One of those rare cases where the infringement claim seems legit Newswire

Steven John Busti's Cowboys & Aliens

It’s very commonplace in the world of Hollywood for one artist to claim another ripped off his/her idea for a movie or book; but in the case of Steven John Busti, his claim appears to be dead on. Texas based writer and artist Steven John Busti is suing Scott Mitchell Rosenberg, the CEO of Platinum Studios;  Universal Studios, and Dreamworks. Makers of the major motion picture Cowboys & Aliens for copyright infringement on the basis that they illegally used a story based on his creations.

In 1994 Busti came up with the concept for a new comic called “Cowboys And Aliens“, with a story about space aliens in the old-west. The Cowboys And Aliens story was to be featured in his comic series Bizzare Fantasy; a preview of the story appeared on the back cover of Bizzare Fantasy .  In January of 1995, “Cowboys and Aliens” was published in the issue “Bizarre Fantasy #1” and was internationally distributed on March 1, 1995.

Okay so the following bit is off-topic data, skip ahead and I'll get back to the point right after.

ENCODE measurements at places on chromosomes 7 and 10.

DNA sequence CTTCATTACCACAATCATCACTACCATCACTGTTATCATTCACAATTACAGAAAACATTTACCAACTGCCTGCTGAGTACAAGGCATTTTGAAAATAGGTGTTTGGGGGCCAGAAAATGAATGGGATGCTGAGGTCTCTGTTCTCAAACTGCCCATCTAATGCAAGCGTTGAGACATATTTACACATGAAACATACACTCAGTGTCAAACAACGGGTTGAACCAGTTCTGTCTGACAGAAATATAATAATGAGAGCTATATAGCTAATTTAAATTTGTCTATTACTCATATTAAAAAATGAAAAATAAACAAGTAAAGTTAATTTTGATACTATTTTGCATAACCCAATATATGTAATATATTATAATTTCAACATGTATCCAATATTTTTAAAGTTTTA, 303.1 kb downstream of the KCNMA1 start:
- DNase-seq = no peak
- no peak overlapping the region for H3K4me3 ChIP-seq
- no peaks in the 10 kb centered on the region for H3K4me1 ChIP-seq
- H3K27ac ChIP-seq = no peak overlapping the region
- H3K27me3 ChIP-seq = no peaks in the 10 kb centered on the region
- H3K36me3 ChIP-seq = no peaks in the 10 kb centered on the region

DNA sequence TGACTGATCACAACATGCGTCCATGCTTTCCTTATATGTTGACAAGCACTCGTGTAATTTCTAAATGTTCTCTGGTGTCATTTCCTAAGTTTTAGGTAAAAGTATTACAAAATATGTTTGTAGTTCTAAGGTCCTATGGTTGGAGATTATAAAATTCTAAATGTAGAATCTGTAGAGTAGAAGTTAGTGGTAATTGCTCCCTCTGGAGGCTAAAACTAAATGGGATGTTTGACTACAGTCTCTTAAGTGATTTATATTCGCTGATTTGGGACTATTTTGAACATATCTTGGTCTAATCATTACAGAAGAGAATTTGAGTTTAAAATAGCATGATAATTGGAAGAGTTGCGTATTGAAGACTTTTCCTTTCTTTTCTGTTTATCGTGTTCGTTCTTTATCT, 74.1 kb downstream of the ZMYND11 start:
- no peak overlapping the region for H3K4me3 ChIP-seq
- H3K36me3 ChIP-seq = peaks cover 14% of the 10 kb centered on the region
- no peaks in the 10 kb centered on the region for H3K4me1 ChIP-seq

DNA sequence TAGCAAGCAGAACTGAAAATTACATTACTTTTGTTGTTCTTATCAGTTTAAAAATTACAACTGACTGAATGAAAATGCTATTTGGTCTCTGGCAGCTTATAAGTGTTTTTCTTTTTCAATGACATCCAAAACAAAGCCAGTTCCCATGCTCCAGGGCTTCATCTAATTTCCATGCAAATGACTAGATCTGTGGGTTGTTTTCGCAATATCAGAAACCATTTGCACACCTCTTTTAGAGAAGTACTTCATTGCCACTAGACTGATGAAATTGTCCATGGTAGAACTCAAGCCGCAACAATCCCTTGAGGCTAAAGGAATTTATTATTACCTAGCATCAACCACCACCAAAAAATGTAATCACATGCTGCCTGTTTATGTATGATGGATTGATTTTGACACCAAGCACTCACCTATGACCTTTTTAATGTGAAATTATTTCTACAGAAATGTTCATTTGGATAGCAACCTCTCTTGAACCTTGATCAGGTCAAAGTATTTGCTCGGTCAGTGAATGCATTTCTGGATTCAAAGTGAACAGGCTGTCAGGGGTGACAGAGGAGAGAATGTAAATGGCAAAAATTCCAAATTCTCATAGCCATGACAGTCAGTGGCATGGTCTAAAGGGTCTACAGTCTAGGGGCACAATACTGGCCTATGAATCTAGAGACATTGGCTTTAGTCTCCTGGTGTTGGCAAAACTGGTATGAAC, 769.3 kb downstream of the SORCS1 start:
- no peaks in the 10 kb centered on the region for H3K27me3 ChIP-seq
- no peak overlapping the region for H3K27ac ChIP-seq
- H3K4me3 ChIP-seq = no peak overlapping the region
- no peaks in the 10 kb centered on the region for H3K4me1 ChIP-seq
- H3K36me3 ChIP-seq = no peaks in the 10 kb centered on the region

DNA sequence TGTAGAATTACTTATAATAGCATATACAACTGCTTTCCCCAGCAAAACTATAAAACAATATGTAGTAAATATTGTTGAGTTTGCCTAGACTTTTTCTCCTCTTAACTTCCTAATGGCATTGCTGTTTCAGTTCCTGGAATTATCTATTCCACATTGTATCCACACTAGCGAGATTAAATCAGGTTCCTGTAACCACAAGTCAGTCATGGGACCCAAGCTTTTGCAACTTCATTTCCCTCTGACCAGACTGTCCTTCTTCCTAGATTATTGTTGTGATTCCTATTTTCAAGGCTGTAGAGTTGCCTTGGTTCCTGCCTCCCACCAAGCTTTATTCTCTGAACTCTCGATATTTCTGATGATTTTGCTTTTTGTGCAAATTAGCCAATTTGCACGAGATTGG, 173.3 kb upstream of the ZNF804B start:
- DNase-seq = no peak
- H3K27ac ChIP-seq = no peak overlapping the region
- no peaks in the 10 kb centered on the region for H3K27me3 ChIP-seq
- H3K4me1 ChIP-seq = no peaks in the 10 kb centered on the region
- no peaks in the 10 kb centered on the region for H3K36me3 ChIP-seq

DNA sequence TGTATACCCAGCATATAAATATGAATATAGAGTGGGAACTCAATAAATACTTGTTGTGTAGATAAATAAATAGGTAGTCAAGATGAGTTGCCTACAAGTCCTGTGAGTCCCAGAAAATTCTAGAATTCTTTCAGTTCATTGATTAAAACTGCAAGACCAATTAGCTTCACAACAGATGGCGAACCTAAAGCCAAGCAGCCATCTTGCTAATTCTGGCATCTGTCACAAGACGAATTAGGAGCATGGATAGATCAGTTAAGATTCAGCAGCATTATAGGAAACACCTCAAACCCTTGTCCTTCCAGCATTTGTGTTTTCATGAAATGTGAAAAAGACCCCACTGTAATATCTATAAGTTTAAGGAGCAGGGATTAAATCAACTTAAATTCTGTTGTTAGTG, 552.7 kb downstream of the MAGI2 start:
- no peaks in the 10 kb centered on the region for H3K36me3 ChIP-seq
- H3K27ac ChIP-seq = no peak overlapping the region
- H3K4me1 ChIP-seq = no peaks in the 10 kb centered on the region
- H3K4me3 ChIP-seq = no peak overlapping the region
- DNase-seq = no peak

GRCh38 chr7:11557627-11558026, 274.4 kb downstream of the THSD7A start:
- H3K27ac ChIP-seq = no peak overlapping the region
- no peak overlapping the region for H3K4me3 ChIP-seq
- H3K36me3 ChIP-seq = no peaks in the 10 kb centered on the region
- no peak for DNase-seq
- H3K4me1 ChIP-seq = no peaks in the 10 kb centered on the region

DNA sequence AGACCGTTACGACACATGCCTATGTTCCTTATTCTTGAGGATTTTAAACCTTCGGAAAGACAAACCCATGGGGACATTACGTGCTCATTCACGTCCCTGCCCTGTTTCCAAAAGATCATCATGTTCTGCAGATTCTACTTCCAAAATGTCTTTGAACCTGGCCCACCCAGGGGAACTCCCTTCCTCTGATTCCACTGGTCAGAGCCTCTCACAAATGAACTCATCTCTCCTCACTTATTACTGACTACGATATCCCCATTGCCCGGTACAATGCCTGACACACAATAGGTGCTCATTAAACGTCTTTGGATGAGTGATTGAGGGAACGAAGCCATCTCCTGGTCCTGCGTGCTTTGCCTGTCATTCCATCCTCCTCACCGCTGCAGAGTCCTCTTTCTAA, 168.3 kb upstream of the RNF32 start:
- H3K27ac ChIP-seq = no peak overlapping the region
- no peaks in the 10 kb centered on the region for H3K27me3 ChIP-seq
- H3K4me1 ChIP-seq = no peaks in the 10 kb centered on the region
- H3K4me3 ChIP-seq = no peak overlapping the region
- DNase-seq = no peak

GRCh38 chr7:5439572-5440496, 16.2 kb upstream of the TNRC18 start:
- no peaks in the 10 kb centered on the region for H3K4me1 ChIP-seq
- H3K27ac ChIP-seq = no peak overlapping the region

Two years later, Scott Mitchell Rosenberg and Platinum Studios, Inc produced a eerily familiar image of a Cowboy being chased by a spaceship. And while it’s not impossible for two people to have similar ideas, the title of this image being “Cowboys & Aliens” was too coincidental.  Based on this graphic, Universal Studios and Dreamworks bought the film rights from Rosenberg and Platinum Studios. By 2006 Rosenberg and his Platinum Studios had launched a graphic novel titled “Cowboys & Aliens”, which bore even more similarities to Busti’s “Cowboys And Aliens”.

In both versions of the story, Native Americans discover the aliens and each version features a space craft zooming over a cowboy’s head.  The similarities to Busti’s main villain “Morguu” is also remarkable; Busti also points out that Rosenberg would have seen his story due to Busti’s Cowboys And Aliens being featured in Comic Shop News , on the same page as a story regarding Rosenberg and his studio. To date the Cowboys & Aliens movie has grossed over 100 Million domestically, and was released on DVD on December 6 of this year.

Busti through his lawyer sent official legal notification to Universal Studios of their infringing on his work, but the studio never issued a response. Many times infringement cases are over very subtle similarities in works of fiction, but we have to admit that the law appears to be very firmly on Steven John Busti‘s side in this case.



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